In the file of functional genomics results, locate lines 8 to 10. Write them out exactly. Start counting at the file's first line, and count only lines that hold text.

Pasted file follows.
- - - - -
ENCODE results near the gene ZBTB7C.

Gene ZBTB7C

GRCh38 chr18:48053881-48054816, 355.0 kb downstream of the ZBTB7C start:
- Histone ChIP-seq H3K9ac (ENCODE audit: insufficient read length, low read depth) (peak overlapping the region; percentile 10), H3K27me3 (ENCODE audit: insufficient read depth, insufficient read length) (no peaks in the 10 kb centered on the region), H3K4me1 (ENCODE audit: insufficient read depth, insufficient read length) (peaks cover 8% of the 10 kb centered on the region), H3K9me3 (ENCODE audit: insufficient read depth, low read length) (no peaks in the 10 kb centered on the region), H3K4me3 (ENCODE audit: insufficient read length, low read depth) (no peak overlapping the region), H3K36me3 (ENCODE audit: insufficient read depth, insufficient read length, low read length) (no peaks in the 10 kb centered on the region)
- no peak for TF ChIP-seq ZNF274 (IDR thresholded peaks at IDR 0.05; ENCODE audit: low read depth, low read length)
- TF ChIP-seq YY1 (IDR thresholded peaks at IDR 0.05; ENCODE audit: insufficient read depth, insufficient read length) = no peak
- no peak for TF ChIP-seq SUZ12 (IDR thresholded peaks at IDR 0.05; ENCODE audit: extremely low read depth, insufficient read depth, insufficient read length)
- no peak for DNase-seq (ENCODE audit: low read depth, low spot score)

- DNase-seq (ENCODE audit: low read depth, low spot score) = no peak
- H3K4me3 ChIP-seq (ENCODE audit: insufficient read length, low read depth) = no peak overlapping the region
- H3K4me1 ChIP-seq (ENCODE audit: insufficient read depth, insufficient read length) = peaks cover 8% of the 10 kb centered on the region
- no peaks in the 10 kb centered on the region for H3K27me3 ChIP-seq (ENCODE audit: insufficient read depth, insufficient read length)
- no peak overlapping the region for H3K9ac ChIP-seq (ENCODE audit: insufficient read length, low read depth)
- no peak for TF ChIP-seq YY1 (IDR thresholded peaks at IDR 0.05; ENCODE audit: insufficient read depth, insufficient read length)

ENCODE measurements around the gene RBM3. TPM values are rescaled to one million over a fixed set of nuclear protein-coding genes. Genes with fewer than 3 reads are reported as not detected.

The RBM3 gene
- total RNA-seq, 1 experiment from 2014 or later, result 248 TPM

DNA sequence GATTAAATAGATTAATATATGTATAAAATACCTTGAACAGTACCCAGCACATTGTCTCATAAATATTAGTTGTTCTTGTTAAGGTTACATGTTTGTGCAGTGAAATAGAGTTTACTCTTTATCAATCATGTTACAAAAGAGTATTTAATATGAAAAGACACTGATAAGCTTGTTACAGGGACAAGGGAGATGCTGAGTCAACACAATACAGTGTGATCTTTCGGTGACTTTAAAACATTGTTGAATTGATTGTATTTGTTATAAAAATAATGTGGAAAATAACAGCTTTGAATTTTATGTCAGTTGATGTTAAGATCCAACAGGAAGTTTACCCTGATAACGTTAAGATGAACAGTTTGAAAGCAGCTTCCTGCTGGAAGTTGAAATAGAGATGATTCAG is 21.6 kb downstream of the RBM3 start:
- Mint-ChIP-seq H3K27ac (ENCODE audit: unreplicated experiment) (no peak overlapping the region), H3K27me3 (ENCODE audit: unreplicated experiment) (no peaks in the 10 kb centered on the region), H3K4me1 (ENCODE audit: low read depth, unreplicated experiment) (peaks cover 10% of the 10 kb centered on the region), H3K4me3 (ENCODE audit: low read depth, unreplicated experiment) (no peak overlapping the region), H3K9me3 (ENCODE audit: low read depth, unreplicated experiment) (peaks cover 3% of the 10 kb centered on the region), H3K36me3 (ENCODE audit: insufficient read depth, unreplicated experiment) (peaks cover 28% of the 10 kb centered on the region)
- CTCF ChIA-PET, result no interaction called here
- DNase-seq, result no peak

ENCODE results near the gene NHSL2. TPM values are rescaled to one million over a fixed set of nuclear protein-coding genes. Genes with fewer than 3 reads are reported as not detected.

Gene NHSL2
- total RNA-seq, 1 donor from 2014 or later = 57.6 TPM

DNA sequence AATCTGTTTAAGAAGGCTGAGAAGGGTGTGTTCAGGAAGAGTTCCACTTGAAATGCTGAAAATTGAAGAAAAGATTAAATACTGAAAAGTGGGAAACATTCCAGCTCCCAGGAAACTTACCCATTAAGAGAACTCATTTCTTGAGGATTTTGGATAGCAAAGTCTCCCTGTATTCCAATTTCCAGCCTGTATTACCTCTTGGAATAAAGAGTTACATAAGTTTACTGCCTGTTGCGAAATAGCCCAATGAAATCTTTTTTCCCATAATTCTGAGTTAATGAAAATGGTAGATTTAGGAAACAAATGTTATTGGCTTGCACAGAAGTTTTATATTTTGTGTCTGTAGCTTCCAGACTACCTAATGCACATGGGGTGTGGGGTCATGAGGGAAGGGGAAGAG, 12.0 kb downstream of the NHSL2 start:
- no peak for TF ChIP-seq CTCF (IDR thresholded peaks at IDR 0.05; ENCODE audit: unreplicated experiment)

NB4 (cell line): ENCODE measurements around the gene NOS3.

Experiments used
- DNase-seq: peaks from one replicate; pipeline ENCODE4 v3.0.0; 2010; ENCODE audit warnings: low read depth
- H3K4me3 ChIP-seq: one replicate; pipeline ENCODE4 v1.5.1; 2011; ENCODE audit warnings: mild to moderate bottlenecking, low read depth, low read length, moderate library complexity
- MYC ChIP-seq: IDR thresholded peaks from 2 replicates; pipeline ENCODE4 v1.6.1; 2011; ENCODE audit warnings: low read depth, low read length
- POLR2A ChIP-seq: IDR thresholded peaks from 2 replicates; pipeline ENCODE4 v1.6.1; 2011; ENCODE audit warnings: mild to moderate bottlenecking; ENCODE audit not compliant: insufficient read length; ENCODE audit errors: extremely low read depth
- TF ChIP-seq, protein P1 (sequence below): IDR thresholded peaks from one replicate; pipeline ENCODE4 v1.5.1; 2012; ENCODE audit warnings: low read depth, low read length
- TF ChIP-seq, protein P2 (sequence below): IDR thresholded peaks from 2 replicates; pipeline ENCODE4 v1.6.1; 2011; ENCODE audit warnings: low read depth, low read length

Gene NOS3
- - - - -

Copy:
- no peak for DNase-seq (ENCODE audit: low read depth, low spot score)

- DNase-seq (ENCODE audit: low read depth, low spot score) = no peak
- H3K4me3 ChIP-seq (ENCODE audit: insufficient read length, low read depth) = no peak overlapping the region